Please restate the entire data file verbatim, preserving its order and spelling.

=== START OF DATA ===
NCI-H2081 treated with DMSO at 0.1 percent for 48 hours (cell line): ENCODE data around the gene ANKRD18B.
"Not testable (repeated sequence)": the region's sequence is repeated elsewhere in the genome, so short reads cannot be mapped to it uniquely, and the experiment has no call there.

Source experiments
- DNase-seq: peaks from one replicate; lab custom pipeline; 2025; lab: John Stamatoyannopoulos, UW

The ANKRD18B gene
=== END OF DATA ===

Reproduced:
NCI-H2081 treated with DMSO at 0.1 percent for 48 hours (cell line): ENCODE data around the gene ANKRD18B.
"Not testable (repeated sequence)": the region's sequence is repeated elsewhere in the genome, so short reads cannot be mapped to it uniquely, and the experiment has no call there.

Source experiments
- DNase-seq: peaks from one replicate; lab custom pipeline; 2025; lab: John Stamatoyannopoulos, UW

The ANKRD18B gene